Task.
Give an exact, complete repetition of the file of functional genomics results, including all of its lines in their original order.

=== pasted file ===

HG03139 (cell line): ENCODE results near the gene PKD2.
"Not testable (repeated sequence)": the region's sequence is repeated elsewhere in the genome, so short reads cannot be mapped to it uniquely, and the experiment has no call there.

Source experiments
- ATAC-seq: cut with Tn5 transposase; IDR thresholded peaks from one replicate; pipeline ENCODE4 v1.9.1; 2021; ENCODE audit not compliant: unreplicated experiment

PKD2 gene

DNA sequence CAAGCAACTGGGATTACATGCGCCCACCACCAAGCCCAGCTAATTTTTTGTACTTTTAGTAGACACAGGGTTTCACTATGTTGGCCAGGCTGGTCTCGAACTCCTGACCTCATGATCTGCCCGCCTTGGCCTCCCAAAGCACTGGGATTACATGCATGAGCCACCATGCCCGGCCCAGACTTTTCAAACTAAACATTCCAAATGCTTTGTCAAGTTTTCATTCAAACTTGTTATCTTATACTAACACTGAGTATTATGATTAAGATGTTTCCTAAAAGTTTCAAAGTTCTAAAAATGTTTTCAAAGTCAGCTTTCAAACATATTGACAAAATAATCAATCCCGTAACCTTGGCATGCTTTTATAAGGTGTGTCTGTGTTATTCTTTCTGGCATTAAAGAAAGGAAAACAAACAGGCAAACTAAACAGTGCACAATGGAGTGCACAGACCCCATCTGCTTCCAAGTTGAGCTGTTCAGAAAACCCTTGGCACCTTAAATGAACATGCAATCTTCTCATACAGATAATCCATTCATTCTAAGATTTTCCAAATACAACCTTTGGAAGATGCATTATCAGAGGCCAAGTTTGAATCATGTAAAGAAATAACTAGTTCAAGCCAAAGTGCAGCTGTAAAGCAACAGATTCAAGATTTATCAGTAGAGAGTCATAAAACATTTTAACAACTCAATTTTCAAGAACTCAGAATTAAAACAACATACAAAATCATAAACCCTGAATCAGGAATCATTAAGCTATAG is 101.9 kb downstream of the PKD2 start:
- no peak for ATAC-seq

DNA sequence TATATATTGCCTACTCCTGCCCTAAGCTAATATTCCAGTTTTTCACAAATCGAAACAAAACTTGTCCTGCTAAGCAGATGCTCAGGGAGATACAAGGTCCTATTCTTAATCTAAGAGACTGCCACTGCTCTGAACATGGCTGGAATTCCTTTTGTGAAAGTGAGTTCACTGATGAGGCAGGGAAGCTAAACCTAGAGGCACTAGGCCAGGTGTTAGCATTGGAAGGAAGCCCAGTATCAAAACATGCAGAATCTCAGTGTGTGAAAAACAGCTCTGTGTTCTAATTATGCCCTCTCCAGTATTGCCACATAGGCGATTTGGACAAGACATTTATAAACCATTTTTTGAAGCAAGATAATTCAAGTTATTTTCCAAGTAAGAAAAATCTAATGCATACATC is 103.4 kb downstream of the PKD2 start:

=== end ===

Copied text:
HG03139 (cell line): ENCODE results near the gene PKD2.
"Not testable (repeated sequence)": the region's sequence is repeated elsewhere in the genome, so short reads cannot be mapped to it uniquely, and the experiment has no call there.

Source experiments
- ATAC-seq: cut with Tn5 transposase; IDR thresholded peaks from one replicate; pipeline ENCODE4 v1.9.1; 2021; ENCODE audit not compliant: unreplicated experiment

PKD2 gene

DNA sequence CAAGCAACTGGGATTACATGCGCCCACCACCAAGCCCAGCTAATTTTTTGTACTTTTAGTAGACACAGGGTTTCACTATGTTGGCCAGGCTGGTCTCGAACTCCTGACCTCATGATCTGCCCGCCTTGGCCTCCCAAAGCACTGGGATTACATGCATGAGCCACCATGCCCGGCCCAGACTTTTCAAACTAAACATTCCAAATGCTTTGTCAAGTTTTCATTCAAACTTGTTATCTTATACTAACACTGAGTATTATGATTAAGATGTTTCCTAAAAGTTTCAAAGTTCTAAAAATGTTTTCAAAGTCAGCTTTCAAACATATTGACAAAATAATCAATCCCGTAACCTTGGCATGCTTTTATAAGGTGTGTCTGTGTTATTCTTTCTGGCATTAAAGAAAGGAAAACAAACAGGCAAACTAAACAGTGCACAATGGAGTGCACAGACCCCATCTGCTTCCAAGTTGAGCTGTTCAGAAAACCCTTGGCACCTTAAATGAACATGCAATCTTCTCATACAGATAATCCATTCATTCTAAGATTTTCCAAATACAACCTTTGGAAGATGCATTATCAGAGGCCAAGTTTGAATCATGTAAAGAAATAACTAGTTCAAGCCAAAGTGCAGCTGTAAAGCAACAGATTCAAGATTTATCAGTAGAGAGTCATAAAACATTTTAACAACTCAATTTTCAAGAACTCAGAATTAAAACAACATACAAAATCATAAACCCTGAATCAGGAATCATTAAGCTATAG is 101.9 kb downstream of the PKD2 start:
- no peak for ATAC-seq

DNA sequence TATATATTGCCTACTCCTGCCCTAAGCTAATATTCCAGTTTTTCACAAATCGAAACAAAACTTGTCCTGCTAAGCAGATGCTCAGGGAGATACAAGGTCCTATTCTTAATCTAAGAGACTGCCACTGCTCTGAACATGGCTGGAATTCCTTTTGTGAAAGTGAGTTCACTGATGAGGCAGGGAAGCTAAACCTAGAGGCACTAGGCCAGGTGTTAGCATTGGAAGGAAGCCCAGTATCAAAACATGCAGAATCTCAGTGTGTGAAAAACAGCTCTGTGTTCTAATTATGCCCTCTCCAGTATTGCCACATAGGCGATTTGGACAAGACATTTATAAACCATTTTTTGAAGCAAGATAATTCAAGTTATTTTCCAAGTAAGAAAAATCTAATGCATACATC is 103.4 kb downstream of the PKD2 start: